Mexico has a master plan to increase its competitiveness through greater connectivity: Enrique Peña Nieto

07/22/2016 Gob.mx

Mexico Bricks57 of the 80 federal highways, with a length of 2,000 kilometers, have been modernized or expanded, and inaugurated.

  • Road works do not arise spontaneously; they are part of a plan to define what will allow our country to continue to grow and drive its development, he said.
  • 28,000 kilometers of rural roads have been built during this administration, he said.
  • In the State of Mexico, he inaugurated the Ecatepec-Santa Clara stretch of the Mexico-Pachuca highway and the Toluca-La Marquesa stretch of the Mexico-Toluca road.
  • He celebrated his 50th birthday inaugurating infrastructure projects and meeting commitments.

Read more…

The United States and Mexico: Building and Designing Things Together

2/24/2016 The Mexico Institute, Forbes.com

By E. Anthony Wayne and Sergio M. Alcocer

forbes14,800 container trucks cross the U.S.-Mexico border each day. They carry much of the $1.6 billion in daily trade that makes Mexico the third largest economic partner and the second largest export market of the U.S., and that makes the U.S. Mexico’s top economic partner.  Mexico is the largest international buyer for some 23 U.S. states, and the U.S. buys about 80% of Mexico’s exports.  

These facts indicate why Vice President Biden, three cabinet secretaries and other U.S. officials will be in Mexico City February 25 meeting Mexican counterparts, led by Secretary of Finance Videgaray, for the U.S.-Mexico High Level Economic Dialogue.  Biden and others will check progress on the dozens of areas where the two governments have been working since 2013 to make it less costly and more efficient to trade between us and to build things together as we compete with other global producers.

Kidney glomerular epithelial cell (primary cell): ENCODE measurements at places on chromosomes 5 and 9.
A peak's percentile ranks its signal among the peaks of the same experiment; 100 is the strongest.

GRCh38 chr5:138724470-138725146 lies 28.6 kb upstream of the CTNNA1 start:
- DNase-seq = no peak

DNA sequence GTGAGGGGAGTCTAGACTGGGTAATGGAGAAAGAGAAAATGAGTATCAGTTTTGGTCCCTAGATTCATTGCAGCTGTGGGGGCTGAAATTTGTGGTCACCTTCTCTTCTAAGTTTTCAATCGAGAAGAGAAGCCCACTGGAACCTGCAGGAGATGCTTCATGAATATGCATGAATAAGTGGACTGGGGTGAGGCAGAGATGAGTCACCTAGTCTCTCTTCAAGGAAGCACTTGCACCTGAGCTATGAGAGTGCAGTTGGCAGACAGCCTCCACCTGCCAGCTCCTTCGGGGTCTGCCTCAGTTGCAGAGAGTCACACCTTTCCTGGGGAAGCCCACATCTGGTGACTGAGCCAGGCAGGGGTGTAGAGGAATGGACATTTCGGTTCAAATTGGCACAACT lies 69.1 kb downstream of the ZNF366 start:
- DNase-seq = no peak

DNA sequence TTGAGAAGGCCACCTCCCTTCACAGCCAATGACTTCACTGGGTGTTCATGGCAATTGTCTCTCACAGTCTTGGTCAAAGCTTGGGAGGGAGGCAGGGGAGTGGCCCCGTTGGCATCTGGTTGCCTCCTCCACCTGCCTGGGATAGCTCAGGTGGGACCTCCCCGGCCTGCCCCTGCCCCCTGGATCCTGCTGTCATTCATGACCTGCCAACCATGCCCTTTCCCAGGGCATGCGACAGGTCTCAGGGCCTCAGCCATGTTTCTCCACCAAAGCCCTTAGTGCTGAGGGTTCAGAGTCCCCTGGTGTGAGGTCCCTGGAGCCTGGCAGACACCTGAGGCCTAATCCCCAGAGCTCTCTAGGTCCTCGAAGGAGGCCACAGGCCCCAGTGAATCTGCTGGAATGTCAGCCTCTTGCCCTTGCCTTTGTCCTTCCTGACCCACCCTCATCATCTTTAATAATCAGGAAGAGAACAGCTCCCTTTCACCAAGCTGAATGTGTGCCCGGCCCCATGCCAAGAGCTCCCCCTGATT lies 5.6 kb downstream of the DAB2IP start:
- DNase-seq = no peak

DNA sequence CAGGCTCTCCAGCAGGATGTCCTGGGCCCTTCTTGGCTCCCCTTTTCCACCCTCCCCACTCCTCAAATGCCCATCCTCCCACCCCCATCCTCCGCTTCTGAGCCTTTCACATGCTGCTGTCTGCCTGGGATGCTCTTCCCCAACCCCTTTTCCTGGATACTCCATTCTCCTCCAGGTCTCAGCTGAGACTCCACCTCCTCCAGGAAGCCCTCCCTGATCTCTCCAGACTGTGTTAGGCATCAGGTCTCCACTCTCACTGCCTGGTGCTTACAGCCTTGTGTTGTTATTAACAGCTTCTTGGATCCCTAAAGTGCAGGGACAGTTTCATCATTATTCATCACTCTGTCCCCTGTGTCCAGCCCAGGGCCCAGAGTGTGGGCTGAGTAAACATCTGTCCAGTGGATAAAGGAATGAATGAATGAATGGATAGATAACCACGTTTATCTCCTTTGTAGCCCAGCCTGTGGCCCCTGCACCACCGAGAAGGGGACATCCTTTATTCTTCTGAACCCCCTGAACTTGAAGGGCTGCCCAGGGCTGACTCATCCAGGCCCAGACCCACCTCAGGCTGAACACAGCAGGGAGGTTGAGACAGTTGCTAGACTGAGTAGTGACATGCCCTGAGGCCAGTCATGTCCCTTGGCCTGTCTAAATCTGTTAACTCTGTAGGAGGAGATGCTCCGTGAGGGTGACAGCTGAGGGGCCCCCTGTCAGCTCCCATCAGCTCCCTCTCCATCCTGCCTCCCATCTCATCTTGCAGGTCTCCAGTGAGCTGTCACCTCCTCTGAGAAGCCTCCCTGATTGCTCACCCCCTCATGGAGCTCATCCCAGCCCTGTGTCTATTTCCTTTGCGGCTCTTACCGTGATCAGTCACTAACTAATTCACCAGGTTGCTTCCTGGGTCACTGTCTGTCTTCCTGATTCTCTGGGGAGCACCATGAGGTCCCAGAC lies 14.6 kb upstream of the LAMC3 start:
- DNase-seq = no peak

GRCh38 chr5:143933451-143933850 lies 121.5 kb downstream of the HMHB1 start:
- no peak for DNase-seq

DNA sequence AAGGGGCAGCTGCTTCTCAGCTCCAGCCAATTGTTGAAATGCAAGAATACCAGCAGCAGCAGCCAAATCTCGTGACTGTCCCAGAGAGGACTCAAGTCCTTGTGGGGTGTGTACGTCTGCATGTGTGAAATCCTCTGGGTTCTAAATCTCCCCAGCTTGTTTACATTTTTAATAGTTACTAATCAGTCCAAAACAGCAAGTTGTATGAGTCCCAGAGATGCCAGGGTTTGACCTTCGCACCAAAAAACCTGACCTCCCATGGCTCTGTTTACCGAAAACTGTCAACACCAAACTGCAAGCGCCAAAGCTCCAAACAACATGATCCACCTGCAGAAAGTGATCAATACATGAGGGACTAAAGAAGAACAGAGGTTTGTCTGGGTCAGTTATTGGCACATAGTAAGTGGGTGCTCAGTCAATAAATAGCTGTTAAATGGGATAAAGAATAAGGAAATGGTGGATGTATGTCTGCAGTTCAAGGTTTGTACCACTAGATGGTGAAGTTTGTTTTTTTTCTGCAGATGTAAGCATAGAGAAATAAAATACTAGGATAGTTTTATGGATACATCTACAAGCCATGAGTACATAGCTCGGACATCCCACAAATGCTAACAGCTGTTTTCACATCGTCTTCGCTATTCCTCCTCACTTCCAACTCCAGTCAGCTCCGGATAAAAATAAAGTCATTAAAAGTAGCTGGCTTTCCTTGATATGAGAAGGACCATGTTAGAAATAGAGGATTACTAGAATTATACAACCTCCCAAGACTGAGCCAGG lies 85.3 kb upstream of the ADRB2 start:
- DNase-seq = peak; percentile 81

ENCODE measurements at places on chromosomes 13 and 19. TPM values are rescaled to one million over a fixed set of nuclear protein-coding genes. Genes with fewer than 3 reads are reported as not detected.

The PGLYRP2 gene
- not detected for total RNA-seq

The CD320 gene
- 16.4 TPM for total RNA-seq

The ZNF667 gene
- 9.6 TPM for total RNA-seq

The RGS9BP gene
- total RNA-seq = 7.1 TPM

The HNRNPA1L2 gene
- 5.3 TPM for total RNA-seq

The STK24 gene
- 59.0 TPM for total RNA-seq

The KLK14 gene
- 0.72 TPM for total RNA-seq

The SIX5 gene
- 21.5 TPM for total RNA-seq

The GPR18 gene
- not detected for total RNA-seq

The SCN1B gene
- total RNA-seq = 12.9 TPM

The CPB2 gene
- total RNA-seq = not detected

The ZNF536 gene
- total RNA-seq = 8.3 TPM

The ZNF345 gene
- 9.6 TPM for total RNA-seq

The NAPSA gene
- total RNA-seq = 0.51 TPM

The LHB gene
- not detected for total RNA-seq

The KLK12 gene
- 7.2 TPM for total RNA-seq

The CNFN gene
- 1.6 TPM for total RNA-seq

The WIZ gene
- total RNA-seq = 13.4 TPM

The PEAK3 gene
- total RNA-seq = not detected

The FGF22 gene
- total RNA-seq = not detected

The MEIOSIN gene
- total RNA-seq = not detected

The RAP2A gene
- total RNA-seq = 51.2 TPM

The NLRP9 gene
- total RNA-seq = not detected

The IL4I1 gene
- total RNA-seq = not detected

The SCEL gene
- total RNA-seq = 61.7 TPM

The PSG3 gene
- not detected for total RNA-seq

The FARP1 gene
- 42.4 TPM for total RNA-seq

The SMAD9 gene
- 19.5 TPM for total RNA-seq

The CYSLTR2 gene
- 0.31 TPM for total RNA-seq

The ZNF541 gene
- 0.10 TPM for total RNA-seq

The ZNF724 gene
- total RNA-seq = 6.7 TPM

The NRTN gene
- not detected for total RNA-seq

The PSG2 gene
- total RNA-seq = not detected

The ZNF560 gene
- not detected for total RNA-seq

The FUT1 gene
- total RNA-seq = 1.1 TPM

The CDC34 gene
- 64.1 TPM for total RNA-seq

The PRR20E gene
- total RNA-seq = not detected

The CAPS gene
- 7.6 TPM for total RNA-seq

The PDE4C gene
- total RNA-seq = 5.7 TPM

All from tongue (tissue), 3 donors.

Read more…

Mexico Institute Resources on the U.S.-Mexico High Level Economic Dialogue

Vice President Joe Biden and several other high-level U.S. officials are traveling to Mexico for the third meeting of the U.S.-Mexico High Level Economic Dialogue, which will take place in Mexico City on February 25, 2016. The U.S.-Mexico High Level Economic Dialogue (HLED) was created by Presidents Barack Obama and Enrique Peña Nieto in May 2013, in order to advance strategic economic and commercial priorities that are central to promoting regional economic growth, job creation, and global competitiveness for Mexico and the United States. The HLED meets annually at the cabinet level, and builds on and promotes sustained progress in a range of existing successful bilateral dialogues and working groups.

In a recent interview on NPR’s Marketplace, Director Duncan Wood suggested the meeting would address the Trans Pacific Partnership, including its potential impact on will U.S.-Mexico trade, and how lower energy prices are affecting the economies and competitiveness of the region. The Mexico Institute is pleased to share with you several recent articles regarding U.S.-Mexico economic relations published ahead of the HLED.

Related Material

The United States and Mexico: Building and Designing Things Together
In this article on Forbes.com, former U.S. Ambassador to Mexico and current Wilson Center Public Policy Fellow E. Anthony Wayne joins former Under Secretary for North America of Mexico’s Foreign Ministry and current UNAM Professor Sergio Alcocer to write about U.S.-Mexico trade and the agenda items for the High Level Economic Dialogue.

Depressed Energy Prices Cause Decline in U.S.-Mexico Trade